Tennis Bomb – Dodge & Hit for Brain Health
We’re back with another game review, and this time it’s Tennis Bomb! This colorful game isn’t just fun to play, it’s going to stimulate your Hand-eye Coordination, Response Time, and Visual Perception.
Let’s take a closer look at how you play and how each of these cognitive functions is vital to exercise.
How To Play Tennis Bomb
The premise might seem simple – just hit the corresponding tennis balls with the digital racquet. However, there’s so much more to this game than meets the eye.
First, you’ll go through a simple tutorial that explains the basics. On the other side of the court is a colored rectangle. And, using your mouse to move around your side of the court, hit the same-colored balls back into the box. So, if the rectangle is green, you only hit the green balls and avoid the rest.
However, if you miss one, you’ll lose one of your three lives/hearts. And if all three are gone, the round is over.
Also, once in a while, you might see a coin or a heart head your way. The coin gives you more points and the heart will heal one of your three lives. But what about the name of the game? Where are the bombs? Well, those appear even at the lowest levels. If you accidentally make contact with one, it will crack your racquet. The second bomb will break it.
NOTE: Don’t worry about “aiming” to get the balls into the box. All you have to do is make contact and the ball will automatically go into the box.
It’s also important to remember that you don’t have to stay at the very back of your side of the court. Your racquet can move in any direction. This becomes important at higher levels. Because not only do things speed up, but you’ll also have two or three color balls to keep track of (along with avoiding bombs and grabbing hearts or coins).
Tennis Bomb and The Brain
As mentioned before, there are three cognitive functions that this game will target. Let’s take a look at each one.
We tend to think of hand-eye coordination as something for gamers or sports players. But everyone uses this on a daily basis. We use it when we write/type, unlock a door, drive, etc.
Our eyes send visual information to the brain. It then processes it and tells our hands what to do. The interesting thing is, even if someone’s eyes are great, they can still have coordination problems.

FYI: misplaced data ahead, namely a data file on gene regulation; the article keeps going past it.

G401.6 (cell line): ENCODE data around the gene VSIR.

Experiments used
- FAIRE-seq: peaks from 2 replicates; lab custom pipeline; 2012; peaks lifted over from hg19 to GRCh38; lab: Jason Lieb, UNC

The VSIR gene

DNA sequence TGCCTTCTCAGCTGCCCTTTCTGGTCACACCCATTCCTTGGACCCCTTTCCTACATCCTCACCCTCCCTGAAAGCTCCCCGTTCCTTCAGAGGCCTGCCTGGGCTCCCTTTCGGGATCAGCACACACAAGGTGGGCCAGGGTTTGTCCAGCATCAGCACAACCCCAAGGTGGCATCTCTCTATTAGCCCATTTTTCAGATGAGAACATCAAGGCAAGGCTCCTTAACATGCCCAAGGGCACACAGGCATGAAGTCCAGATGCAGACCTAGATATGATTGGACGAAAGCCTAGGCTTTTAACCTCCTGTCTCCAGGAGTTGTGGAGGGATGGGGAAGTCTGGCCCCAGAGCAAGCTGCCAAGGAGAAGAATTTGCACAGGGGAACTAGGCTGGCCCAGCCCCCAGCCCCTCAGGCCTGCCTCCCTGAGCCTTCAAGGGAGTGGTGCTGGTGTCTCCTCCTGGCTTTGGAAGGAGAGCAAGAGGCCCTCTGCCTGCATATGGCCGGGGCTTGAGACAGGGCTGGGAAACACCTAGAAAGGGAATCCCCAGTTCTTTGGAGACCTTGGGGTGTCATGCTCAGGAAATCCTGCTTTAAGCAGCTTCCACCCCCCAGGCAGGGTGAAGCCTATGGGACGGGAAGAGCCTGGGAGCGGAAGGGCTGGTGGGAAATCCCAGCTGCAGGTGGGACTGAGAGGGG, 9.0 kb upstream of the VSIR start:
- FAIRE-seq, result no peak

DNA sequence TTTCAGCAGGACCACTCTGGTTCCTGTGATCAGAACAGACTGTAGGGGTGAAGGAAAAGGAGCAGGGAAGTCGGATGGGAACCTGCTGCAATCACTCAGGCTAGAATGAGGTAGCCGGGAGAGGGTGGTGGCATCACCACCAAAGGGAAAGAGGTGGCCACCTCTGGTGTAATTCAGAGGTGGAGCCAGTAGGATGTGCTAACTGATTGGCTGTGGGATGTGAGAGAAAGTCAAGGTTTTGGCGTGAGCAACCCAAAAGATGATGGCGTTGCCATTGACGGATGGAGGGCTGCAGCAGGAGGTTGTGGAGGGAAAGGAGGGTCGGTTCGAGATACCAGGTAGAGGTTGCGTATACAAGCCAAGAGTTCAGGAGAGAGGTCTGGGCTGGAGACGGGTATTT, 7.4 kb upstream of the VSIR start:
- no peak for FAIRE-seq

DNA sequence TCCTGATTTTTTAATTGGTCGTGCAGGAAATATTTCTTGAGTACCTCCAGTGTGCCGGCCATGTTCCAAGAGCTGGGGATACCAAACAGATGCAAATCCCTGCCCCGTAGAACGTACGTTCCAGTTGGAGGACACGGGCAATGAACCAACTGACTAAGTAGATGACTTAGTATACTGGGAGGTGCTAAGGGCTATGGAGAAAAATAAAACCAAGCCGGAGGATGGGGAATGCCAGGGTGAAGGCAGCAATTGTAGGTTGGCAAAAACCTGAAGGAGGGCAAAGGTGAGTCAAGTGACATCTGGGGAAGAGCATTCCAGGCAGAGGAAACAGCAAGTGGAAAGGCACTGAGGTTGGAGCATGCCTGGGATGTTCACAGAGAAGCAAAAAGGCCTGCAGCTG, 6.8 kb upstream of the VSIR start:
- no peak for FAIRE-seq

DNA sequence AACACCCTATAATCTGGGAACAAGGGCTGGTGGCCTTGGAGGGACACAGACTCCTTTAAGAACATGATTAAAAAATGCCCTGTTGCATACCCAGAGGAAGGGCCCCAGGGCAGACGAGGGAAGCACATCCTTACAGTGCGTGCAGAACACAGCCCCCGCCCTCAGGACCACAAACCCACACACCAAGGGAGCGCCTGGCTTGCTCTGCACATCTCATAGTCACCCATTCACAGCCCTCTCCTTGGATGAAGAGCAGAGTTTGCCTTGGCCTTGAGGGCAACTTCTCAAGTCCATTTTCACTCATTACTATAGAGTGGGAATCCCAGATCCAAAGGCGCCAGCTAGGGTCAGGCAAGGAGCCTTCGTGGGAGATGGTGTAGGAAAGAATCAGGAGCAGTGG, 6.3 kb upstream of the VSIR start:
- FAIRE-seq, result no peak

The tie-in to Tennis Bomb is simple. You have to keep an eye on the balls and then use your hands to move the mouse to the correct position.
Also called “Reaction Time”, this cognitive ability handles how long it takes for you to see something and then react to it. We use it in everything from driving to doing what is necessary during an emergency. This time can be influenced by many things, such as…
- Complexity – The more complex it is, the longer it will take for your brain to process the information.
- Familiarity – The more someone has dealt with the stimulus before, the lower the reaction time. The same thing goes if you’re expecting it.
- State of the organism – If someone is tired, old, has eaten too much, is on drugs, etc., that can affect the time as well.
- Type of Stimulation – Audio is translated faster than visual, etc.
Blindness, hearing problems, diseases like Alzheimer’s or Parkinson’s, ADHD, concussions, etc., all are examples of things that can negatively affect reaction times.
When you play Tennis Bomb, you need to use this ability to see the balls, bombs, coins, or hearts, and react – whether hitting or moving away.
This one might sound complicated (as with all things related to the brain). However, if we boil it down, it’s not that hard to understand.
Basically, whatever we see becomes visual information our brain must process to recognize or understand. This can include size, shape, lighting, position, color, dimensions, movement, measurements, names, and even our personal relationship with the object.
Our brains do this all day and in milliseconds. We need it to recognize things like language or loved ones. However, some rely on this ability even more – like driving, creating art, security jobs, etc.
Interesting Fact – Visual agnosia is the inability to recognize learned objects, even though your sight is still intact.
In Tennis Bomb, we must use Visual Perception to know what to hit (like balls vs. coins) and what to avoid (like bombs).
Tennis Bomb Conclusion
Not all CogniFit games have the “restore lives” function. So, if you’re someone who likes more gamification or just wants the chance to stay in the level longer and advance to harder difficulties, then this is the game for you!
Also, you don’t need to play any of these games for long. A normal brain training regime only needs three sessions a week and 20 minutes per session!